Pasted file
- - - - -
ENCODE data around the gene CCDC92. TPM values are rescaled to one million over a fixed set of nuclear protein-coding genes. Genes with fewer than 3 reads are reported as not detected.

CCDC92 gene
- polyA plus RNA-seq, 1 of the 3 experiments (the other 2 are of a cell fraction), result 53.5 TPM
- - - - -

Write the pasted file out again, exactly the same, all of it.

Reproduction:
ENCODE data around the gene CCDC92. TPM values are rescaled to one million over a fixed set of nuclear protein-coding genes. Genes with fewer than 3 reads are reported as not detected.

CCDC92 gene
- polyA plus RNA-seq, 1 of the 3 experiments (the other 2 are of a cell fraction), result 53.5 TPM